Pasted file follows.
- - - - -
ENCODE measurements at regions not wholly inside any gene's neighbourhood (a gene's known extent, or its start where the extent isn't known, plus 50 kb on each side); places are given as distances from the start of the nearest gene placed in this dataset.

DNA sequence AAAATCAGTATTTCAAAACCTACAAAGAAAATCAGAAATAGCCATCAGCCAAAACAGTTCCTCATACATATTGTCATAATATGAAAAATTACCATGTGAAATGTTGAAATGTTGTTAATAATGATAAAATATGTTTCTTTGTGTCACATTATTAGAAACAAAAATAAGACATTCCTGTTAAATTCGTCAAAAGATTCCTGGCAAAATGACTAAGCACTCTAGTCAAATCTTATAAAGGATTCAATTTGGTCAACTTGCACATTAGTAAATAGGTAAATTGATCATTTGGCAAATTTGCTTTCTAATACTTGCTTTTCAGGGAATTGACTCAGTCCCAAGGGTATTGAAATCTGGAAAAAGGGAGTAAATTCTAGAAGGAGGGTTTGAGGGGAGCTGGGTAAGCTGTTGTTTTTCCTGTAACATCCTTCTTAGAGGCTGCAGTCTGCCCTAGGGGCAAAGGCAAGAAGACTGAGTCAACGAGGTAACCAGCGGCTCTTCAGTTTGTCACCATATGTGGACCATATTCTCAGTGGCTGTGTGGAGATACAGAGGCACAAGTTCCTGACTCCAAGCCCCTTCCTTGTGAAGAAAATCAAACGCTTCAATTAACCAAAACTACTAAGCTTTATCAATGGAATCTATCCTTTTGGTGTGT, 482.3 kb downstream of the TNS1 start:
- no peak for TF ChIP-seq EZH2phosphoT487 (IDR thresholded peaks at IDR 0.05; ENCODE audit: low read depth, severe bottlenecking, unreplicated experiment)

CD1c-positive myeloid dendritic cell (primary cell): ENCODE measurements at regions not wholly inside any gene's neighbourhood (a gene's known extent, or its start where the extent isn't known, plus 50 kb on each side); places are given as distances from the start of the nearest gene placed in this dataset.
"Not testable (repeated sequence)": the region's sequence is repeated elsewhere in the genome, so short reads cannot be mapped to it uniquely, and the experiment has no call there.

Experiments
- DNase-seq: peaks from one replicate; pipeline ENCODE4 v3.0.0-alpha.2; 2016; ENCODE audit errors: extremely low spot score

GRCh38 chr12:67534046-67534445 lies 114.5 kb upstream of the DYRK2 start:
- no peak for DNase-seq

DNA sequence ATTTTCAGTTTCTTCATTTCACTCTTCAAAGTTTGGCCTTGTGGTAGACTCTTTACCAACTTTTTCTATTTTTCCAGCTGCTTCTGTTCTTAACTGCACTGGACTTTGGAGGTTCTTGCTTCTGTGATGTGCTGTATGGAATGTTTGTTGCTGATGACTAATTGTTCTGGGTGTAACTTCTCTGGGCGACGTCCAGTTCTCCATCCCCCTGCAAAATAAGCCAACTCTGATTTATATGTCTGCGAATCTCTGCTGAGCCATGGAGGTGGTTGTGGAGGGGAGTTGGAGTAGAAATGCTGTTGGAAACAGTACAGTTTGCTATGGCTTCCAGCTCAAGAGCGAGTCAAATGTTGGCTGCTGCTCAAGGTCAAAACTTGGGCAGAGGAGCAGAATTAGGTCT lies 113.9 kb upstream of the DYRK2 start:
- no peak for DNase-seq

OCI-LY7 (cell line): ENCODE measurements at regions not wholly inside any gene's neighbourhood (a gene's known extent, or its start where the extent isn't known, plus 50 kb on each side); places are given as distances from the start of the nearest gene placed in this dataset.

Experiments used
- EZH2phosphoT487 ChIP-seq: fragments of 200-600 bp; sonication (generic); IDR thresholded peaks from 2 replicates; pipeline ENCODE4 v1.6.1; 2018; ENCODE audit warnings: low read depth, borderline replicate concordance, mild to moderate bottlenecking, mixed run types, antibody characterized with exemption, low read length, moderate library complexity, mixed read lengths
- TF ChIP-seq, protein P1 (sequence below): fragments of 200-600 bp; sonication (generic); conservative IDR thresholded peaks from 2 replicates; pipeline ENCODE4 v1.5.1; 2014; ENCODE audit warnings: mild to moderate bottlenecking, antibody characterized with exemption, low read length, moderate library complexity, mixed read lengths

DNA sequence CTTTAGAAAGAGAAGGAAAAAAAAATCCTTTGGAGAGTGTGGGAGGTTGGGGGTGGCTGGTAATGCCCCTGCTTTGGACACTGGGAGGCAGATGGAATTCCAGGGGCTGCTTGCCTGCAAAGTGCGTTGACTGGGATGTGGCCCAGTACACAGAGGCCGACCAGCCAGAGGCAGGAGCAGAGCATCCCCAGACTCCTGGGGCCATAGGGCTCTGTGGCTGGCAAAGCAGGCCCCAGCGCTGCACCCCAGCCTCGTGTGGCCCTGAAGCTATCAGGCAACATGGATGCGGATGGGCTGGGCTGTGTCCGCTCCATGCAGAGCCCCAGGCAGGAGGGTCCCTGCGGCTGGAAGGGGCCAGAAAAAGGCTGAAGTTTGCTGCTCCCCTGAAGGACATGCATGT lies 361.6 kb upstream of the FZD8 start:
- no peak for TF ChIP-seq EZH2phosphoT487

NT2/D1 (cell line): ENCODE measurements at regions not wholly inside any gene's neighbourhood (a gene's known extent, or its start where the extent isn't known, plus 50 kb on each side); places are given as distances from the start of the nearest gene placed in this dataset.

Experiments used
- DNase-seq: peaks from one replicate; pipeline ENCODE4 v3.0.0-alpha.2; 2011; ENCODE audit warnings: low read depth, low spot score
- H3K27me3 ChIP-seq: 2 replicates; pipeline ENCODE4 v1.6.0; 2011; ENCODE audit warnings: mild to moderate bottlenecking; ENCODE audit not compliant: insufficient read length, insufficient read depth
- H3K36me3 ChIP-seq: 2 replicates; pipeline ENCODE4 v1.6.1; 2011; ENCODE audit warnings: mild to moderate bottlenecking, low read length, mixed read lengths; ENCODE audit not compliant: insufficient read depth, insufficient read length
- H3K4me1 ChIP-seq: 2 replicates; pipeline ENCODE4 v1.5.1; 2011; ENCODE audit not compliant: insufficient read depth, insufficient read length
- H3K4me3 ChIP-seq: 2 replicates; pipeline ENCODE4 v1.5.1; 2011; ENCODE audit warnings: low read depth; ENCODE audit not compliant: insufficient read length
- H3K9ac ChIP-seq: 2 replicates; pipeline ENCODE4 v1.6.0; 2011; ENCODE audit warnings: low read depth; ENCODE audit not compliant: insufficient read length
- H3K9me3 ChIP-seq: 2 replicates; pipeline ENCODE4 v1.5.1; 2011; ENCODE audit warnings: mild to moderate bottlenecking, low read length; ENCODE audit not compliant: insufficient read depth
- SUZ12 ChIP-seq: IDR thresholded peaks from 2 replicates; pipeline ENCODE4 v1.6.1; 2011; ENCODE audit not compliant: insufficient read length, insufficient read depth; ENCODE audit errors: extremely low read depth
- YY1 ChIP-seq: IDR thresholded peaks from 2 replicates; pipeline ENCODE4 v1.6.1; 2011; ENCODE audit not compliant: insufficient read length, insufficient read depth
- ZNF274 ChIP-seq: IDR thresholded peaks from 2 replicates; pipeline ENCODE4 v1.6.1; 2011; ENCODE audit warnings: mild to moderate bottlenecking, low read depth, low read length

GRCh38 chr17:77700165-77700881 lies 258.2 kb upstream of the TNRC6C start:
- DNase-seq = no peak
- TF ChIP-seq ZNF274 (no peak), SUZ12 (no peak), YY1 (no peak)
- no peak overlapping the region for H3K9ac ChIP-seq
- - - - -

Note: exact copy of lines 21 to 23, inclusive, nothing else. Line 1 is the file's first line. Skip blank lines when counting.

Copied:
- H3K27me3 ChIP-seq: 2 replicates; pipeline ENCODE4 v1.6.0; 2011; ENCODE audit warnings: mild to moderate bottlenecking; ENCODE audit not compliant: insufficient read length, insufficient read depth
- H3K36me3 ChIP-seq: 2 replicates; pipeline ENCODE4 v1.6.1; 2011; ENCODE audit warnings: mild to moderate bottlenecking, low read length, mixed read lengths; ENCODE audit not compliant: insufficient read depth, insufficient read length
- H3K4me1 ChIP-seq: 2 replicates; pipeline ENCODE4 v1.5.1; 2011; ENCODE audit not compliant: insufficient read depth, insufficient read length